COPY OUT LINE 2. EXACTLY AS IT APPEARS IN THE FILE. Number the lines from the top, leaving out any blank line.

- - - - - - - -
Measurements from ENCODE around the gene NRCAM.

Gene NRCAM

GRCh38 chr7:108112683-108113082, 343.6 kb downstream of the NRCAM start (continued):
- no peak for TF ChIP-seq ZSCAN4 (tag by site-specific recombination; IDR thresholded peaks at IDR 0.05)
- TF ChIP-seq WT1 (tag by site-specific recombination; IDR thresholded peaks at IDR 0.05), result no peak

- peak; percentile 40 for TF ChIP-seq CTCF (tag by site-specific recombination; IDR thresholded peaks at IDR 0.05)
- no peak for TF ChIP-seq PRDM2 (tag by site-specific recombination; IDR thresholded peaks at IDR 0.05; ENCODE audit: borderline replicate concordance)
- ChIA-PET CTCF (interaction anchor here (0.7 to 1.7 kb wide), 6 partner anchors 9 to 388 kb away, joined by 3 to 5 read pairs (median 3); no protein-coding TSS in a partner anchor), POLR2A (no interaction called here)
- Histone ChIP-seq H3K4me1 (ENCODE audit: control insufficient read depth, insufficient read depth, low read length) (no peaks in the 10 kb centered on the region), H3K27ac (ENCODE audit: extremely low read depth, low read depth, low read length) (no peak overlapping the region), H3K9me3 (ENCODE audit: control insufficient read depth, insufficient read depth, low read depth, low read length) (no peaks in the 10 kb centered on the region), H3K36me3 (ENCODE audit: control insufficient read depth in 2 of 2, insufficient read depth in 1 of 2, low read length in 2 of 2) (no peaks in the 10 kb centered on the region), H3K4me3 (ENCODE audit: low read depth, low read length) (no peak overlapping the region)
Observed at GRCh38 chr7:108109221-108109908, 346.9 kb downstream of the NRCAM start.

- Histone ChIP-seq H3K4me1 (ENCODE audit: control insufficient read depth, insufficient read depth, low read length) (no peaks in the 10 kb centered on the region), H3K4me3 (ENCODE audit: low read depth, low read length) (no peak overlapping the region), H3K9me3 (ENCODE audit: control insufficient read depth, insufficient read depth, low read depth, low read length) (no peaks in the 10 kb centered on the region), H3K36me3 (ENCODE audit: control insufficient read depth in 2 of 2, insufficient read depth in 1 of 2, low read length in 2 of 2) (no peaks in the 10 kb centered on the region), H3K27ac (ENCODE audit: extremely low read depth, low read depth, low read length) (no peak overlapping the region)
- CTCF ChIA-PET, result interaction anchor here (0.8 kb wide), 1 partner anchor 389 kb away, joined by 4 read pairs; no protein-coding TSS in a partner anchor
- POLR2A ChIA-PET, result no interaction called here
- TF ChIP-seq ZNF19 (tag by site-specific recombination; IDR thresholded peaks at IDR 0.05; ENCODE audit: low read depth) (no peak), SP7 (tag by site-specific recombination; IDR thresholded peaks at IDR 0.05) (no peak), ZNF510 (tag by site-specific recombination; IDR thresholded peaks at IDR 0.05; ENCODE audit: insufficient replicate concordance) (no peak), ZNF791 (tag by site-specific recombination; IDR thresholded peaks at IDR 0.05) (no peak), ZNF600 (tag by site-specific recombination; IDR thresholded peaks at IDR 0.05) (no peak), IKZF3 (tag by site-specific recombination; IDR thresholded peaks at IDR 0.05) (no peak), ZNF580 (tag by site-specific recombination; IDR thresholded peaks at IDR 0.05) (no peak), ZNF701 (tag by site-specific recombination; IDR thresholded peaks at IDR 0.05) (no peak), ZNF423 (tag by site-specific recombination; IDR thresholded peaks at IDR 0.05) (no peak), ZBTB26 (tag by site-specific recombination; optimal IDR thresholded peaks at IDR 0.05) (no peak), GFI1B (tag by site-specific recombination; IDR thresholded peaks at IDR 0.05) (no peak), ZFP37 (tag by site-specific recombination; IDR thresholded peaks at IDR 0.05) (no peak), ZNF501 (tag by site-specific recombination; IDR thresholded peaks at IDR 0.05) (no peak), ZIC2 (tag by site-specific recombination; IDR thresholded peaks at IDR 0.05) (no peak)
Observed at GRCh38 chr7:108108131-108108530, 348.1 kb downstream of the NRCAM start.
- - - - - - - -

Gene NRCAM